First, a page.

Review of Care Work and Medical Travel: Exploring the Emotional Dimensions of Caring on the Move By Cecilia Vindrola‐Padros (Ed.), Lexington: Lexington Press. 2021. 214 pp.

Reviewed Book

Care Work and Medical Travel: Exploring the Emotional Dimensions of Caring on the Move By Cecilia Vindrola‐Padros (Ed.), Lexington: Lexington Press. 2021. 214 pp.

Cover of Care Work and Medical Travel (2021)

Amy Speier

University of Texas at Arlington

Care Work and Medical Travel is an important foray toward conceptualizing the myriad ways that care is entangled in medical travel. This interdisciplinary collection builds onto an already large corpus of work related to medical travel, also known as medical tourism. The chapters’ examinations of multiple types of care bring an often overlooked subject to the forefront. Although some scholars have included conceptions of affective or emotional labor within larger studies around medical travel (myself included), care has not been at the forefront of critical examination. The authors of this book push the envelope when it comes to highlighting previously ignored or undervalued care-work as it is enacted by patients, patient families and social networks, medical professionals, as well as medical facilitators or brokers.

Many times, the family of chronically ill patients or of immigrants who have chosen to stay in their country of origin, also practice important forms of care. Often, they will travel with their significant other or parent seeking care, and they must master certain forms of knowledge of their kin’s medical history. Extended kinship networks may also be called upon when patients travel abroad for health care, be it for routine examinations, or for hospitalizations, or for finding herbal and homeopathic treatments from one’s native land.

Scholars who have been concerned with medical settings in which patients interact with doctors, have often highlighted the importance of this relationship toward positive health outcomes. Even further, the chapters in this volume highlight the necessity and enactment of care within a transnational context of medical travel. For those patients who are traveling seeking care, who have already been shown to be motivated by cost, competence, expertise, and technical capabilities, are also motivated by, and seeking elements of care. While some of the chapters in this volume speak to doctors who are enacting affective care for their patients, as in Mexico for foreign patients to distance themselves from health care providers in the United States as well as for Russian doctors working in Finland, many of the chapters here focus on what they call medical travel facilitators, or MTFs.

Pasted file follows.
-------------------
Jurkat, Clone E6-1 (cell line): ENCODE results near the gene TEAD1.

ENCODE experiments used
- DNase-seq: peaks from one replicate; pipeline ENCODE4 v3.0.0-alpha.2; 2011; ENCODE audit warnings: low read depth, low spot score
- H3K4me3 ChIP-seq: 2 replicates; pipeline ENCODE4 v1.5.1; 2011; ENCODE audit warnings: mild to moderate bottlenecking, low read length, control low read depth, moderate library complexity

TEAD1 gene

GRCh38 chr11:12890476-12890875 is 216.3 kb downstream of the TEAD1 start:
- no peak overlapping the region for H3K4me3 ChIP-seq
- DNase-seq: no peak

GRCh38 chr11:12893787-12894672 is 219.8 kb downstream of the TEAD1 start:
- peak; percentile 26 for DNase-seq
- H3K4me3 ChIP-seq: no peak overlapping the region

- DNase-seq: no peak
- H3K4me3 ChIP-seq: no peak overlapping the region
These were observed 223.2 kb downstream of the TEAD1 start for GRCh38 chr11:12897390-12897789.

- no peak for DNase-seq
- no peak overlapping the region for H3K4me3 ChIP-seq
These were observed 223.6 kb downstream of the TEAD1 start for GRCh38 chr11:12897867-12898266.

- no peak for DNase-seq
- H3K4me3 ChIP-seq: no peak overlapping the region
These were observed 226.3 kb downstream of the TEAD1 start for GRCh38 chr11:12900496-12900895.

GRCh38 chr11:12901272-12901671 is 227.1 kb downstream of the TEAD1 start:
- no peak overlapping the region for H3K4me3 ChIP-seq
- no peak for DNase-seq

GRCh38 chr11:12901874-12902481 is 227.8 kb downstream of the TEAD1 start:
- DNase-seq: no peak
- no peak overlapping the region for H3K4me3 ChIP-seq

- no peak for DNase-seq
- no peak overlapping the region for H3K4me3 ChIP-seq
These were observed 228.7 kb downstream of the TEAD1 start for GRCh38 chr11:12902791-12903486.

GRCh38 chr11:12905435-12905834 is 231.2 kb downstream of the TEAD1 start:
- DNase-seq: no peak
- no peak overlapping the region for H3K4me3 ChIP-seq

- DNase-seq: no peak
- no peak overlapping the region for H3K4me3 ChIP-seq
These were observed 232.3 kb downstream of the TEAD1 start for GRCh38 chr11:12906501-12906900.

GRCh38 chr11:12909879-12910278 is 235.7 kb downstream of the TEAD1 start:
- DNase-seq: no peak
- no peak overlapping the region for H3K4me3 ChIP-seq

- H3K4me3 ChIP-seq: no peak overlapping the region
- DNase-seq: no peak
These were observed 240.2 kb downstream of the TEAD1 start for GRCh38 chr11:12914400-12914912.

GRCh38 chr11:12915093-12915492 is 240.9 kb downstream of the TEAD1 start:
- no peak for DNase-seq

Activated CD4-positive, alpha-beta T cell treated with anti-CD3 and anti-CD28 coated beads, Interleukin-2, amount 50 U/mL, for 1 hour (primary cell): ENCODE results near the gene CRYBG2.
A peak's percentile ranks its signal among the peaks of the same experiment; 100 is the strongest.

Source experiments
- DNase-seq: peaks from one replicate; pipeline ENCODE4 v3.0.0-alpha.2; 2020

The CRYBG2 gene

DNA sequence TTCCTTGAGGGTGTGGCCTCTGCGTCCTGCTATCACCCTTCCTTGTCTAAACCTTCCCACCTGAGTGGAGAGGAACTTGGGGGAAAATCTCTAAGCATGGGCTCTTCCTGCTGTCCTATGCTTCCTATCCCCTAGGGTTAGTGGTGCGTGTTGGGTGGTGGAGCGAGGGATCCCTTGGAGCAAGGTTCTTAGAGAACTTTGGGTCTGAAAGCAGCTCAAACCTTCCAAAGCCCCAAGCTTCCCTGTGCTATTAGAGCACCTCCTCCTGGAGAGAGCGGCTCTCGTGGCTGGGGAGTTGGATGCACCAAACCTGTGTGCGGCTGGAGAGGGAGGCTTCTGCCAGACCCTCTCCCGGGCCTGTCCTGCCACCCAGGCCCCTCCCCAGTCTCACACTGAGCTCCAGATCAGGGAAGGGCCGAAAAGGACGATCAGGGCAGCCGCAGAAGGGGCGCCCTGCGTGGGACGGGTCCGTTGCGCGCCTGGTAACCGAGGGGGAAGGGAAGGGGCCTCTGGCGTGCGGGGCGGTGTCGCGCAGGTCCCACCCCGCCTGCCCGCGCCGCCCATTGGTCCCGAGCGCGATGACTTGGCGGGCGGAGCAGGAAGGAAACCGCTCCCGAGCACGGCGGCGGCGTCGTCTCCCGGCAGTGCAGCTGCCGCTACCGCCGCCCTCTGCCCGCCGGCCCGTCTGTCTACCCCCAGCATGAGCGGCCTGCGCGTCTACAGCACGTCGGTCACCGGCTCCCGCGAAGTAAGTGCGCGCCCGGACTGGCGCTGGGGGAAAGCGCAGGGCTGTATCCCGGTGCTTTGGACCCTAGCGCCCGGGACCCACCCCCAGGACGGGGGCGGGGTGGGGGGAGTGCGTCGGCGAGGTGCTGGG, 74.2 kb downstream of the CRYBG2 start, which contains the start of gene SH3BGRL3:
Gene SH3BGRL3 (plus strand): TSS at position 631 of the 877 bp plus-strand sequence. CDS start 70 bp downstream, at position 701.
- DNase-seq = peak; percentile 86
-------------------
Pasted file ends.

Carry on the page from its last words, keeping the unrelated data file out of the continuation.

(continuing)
Obviously, care is a dynamic concept in this volume, often building upon previous understandings of affective or emotional labor. Of course, when “caring” is enacted by MTFs then we must acknowledge there are multiple dimensions—caring as a business action but also as a humane action. Many of the chapters attempt to dispel problematic dichotomous renderings of love and money, business, and family, to reveal the nuance offered by centering care as an analytic lens. Caring for and caring about, logic of choice versus logic of care are two examples of other analytic dichotomies that the authors insist are more complicated. Care is a relational activity, material and symbolic, a practice and a value. It is an element of justice.